Something for everyone: A look at this semester’s film series

Woodland Theater has an exciting variety of films coming up this semester



Travel down to the Davies Student Center on a weekend evening, and you will find anything from a cult classic to a student-created film playing in the Woodland Theater. Free of charge to students (with complimentary popcorn, too) the University Activities Commission, as well as other various groups, always have an exhilarating array of films playing throughout the semester.

For students who do not own a car on campus, the theater provides an easily accessible method of entertainment. Many enjoy the option of going from the film to the live music at The Cabin coffee shop. It’s also an opportunity to make new friends with people who have similar film taste.

The University Activities Commission and International Film Society carefully selects and vies for films each year prior to the next. They fit right into the changing atmosphere of the semester with an early 2000s comedy to start off the school year (hint: it’s exceptionally grool). New faces to the UWEC campus may be grateful for Mean Girls’s new-kid storyline and humor.

There are plenty of different genres. Dramas include the historically relevant film Selma, whose story is especially prevalent seeing as this year was the fiftieth anniversary of the march. Haunting horrors will play, such as The Conjuring the weekend of Nov 20-22.

Gone Girl, a film whose popularity was undeniable, will addle minds the weekend of Sept 25-27.

Childhood favorites Matilda and Back to the Future will be sure to bring laughs and memories.  

Come Halloween, a double-feature of Frankenstein and Nosferatu will play. The score to the ladder, a 1922 German film, will be performed live by The Rats and People Motion Picture Orchestra Minnesota at the Friday showing, adding to the eerie atmosphere. Nosferatu, according to the International Movie Database, initially was decreed to be destroyed for its clear plagiarism from Dracula. However, a few copies survived, adding to the rare antiquity of the film.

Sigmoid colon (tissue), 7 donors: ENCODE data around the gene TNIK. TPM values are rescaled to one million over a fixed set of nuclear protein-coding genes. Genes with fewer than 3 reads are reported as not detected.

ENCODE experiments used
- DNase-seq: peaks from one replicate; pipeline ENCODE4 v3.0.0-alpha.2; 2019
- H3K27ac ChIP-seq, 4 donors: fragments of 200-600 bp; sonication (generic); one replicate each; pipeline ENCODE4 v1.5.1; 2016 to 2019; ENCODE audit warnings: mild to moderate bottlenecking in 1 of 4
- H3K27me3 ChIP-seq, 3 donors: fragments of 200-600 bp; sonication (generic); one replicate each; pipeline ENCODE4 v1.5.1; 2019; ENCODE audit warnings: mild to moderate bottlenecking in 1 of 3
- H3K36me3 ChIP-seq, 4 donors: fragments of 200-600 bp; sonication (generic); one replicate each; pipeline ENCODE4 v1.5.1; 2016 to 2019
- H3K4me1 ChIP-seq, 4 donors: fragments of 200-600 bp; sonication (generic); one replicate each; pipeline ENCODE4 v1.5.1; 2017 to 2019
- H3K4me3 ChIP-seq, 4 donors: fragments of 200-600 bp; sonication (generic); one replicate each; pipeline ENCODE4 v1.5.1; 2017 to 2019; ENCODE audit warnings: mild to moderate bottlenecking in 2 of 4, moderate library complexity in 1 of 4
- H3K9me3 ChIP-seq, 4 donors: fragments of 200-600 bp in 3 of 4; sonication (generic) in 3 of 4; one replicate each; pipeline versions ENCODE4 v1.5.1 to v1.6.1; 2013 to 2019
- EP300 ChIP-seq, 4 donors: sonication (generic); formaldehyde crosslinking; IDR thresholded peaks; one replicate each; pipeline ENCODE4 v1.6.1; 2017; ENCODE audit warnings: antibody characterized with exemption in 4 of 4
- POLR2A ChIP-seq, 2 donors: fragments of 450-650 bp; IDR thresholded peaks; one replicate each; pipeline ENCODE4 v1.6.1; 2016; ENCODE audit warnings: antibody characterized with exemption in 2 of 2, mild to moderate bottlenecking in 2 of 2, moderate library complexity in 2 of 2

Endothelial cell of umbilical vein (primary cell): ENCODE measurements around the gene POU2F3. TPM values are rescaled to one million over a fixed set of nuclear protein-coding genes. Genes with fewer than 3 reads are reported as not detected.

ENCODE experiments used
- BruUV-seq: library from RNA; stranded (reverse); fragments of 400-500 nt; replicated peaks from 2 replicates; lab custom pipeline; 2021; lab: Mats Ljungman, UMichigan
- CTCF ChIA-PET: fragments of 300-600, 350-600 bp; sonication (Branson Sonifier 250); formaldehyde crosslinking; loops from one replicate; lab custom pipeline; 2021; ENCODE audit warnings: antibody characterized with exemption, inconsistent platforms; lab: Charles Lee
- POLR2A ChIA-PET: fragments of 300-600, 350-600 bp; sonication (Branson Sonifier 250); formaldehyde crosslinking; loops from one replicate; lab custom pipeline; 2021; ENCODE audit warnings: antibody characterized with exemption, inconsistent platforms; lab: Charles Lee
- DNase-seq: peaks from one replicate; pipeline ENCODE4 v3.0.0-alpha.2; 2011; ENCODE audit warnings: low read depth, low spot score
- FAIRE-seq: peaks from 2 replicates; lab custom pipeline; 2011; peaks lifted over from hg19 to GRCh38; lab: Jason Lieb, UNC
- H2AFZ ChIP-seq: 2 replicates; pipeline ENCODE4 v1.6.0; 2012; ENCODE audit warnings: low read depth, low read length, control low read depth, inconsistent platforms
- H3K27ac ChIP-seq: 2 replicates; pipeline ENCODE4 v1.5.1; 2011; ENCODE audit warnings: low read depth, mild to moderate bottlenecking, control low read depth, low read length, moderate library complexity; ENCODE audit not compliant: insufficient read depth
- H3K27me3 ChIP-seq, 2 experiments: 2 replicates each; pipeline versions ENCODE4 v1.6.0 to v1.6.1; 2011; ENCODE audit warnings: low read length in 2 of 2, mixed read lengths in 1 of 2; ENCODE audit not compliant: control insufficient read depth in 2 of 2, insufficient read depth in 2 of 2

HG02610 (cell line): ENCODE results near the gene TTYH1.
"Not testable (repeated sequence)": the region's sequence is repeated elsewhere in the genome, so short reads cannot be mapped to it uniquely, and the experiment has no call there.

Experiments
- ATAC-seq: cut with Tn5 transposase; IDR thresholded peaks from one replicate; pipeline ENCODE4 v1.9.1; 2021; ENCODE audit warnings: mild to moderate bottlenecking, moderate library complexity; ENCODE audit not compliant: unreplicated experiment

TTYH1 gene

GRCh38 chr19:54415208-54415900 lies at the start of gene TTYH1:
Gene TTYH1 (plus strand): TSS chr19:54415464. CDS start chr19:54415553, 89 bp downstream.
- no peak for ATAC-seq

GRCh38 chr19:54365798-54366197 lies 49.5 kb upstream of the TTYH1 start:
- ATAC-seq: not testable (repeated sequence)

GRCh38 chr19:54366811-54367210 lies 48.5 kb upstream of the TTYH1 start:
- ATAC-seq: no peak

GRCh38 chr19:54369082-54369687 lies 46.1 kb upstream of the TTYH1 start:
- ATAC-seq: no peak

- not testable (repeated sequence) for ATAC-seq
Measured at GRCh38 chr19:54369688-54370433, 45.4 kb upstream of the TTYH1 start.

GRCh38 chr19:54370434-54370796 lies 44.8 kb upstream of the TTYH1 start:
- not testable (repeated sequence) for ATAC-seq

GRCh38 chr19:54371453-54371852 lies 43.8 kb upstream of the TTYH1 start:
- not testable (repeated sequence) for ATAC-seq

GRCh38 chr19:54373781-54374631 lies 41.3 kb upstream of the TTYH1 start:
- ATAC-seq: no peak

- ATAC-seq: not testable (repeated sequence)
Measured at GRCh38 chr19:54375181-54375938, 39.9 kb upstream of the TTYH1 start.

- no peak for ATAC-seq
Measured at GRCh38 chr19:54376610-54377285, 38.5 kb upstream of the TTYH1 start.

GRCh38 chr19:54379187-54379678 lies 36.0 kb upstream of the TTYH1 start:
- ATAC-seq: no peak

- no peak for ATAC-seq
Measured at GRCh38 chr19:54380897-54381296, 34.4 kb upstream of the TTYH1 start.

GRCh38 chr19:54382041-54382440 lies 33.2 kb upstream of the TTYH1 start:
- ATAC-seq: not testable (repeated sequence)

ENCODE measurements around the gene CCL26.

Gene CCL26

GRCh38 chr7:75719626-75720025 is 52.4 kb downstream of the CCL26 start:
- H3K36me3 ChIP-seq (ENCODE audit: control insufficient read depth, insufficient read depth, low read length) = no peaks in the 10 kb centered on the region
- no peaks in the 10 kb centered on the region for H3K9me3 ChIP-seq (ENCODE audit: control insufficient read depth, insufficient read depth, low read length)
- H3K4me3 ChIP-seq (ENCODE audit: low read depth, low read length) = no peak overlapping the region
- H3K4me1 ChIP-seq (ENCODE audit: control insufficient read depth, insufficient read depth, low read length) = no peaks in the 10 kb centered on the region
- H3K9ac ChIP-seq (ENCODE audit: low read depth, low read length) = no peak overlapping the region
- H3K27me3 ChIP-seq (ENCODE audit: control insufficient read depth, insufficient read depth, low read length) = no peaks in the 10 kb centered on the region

Several of the films share unique stories.

Take The Salt of the Earth – a documentary sharing Sebastião Salogado’s photographic tributes to earth’s ever changing beauty. In the wake of photographing disasters seen worldwide, Salogado aims to capture images of nature’s purest vistas and details. Or Timbuktu, which explores the challenges of a family living under Jihadist control. Of course, there’s always the cult classic The Graduate – a post-college existential comedy/drama.

UWEC’s campus is the proud home of the Eau Queer Film Festival. This year’s theme, “Beyond Binaries,” will exhibit films and shorts meant to challenge both sexuality and gender norms found in mainstream cinema. Their mission statement promotes the idea to embrace “difference, promote equality, challenge and educate through the powerful medium of film.” More information is available on this transcendening event at their website

Also shown on the schedule is the 48 Hour Video Project — a project in which videographers of the university and surrounding community are given a theme, prop, line of dialogue, character, and a single week to complete a film including all these parts. Last year, the theme was “Heroes and Villains.” The year prior’s theme was Monsters and Magic. The films will be presented October 29, and are sure to be nothing short of an amazing exhibition of campus and community talent.

Whether you see film as an entertaining escape, or a powerful medium, this semester is sure to provide plenty of options. So grab some popcorn, meet up with friends, pick a night, and go.